|Generic:||Haemophilus Influenzae Type B Vaccine (Conjugated)|
|Weight:||10 mcg/0.5 ml|
|Therapeutic Class:||Vaccines, Anti-sera & Immunoglobulin|
|Last Updated:||2020-11-20 18:15:00|
Act-HIB Injection contains Haemophilus Influenzae Type B Vaccine (Conjugated). Act-HIB uses:
Arthritis, Cellulitis, Haemophilus influenzae type b infection, Influenza virus vaccine, Meningitis, Septicemia
Act-HIB Injection contains Haemophilus Influenzae Type B Vaccine (Conjugated) 10 mcg/0.5 ml. Act-HIB doses:
Primary vaccination: From 2 months: 3 injections at 1 or 2 months intervals followed by a booster 12 months after the 3rd dose.
Previously unvaccinated children between 6-12 months: 2 injections at 1 or 2 months intervals followed by a booster 12 months after the 2nd dose.
From 1-5 years: 1 single injection.
Irritability (72.6%), drowsiness (57.5%), tenderness (46.3%), induration (22.5%), fever (20.1%), anorexia (15.3%), diarrhea (4.4%), Pain, Sleepiness, Rash, Vomiting
Injection site erythema/ induration/ pain/ soreness/ warmth/ swelling Otitis media, URI
Haemophilus influenzae type b (Hib) bacteria are surrounded by polysaccharide capsules, which make the bacteria resistant to attack by white blood cells. However, human blood serum contains antibodies, which render the bacteria vulnerable to attack. The vaccine, which is composed of the purified polysaccharide from Hib bacterial cells, stimulates production of anticapsular antibodies and provides active immunity to the Haemophilus influenzae type b bacteria represented by the polysaccharide in the vaccine.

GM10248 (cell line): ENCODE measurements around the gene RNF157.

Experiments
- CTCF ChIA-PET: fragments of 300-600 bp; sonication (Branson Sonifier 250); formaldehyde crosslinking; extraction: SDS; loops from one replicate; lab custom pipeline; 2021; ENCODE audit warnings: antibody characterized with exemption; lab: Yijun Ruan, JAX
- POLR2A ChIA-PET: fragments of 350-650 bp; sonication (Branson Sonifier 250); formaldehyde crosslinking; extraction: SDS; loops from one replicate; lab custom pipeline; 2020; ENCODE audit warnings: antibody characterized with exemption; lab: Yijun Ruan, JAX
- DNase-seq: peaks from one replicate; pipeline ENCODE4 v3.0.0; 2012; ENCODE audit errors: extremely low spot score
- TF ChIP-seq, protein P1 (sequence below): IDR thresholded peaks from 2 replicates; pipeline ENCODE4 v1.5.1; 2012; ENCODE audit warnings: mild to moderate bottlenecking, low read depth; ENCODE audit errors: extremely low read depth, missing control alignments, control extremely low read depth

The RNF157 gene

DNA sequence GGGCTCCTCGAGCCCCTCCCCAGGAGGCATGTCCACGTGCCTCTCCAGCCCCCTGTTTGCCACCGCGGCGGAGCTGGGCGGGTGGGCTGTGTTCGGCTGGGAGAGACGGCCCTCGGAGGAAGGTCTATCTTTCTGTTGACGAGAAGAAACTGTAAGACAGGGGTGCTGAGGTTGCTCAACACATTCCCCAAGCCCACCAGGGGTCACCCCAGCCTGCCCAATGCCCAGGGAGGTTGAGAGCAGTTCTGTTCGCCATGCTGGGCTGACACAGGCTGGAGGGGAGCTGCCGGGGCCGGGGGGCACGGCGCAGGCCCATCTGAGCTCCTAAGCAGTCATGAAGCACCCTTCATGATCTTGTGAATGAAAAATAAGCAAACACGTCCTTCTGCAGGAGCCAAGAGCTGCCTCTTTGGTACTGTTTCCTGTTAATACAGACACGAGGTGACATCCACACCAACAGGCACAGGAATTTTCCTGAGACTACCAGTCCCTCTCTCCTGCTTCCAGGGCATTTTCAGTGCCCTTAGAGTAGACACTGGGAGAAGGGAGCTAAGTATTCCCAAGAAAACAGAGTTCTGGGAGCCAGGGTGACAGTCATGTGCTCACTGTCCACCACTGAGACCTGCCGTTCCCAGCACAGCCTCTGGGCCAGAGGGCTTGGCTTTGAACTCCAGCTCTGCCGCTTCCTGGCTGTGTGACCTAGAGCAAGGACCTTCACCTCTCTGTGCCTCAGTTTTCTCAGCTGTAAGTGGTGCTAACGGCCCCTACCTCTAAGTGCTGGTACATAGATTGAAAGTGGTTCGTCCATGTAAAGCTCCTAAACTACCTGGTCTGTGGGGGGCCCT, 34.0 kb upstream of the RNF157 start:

Haemophilus b polysaccharide vaccine, unlike the conjugate vaccine, predominantly stimulates B-cells to produce antibodies. This is known as being T-cell independent and is characteristic of polysaccharide vaccines. The initial stimulation of T-cells followed by stimulation of B cells (known as a T-cell response) is particularly important in young children to ensure adequate and persisting antibody production. Stimulation of T-cells also results in an anamnestic response to future doses of the vaccine and future natural exposure to Haemophilus influenzae type b. The poor T-cell response stimulated by the polysaccharide vaccine is thought to be one reason why the polysaccharide vaccine is not adequately immunogenic in children up to 18 months of age and may not be fully immunogenic in children 18 to 24 months of age. In addition, lack of initial T-cell stimulation probably is the reason that repeat doses of the polysaccharide vaccine do not boost the antibody response consistently.
Minor illnesses such as upper respiratory infection with or without low-grade fever are not contraindications for use of HIB vaccine. As reported with Haemophilus b polysaccharide vaccines, cases of H influenzae type b disease may occur subsequent to vaccination and prior to the onset of protective effects of the vaccine. Medical supervision is needed.
Immunosuppressive therapies, including irradiation, antimetabolites, alkylating agents, cytotoxic drugs, and corticosteroids (used in greater than physiologic doses) may reduce the immune response to vaccine.
Pregnancy Category C. Animal reproduction studies have shown an adverse effect on the fetus and there are no adequate and well-controlled studies in humans, but potential benefits may warrant use of the drug in pregnant women despite potential risks.
Lactation: Excretion in milk unknown
Act-HIB Injection price in Bangladesh 756.00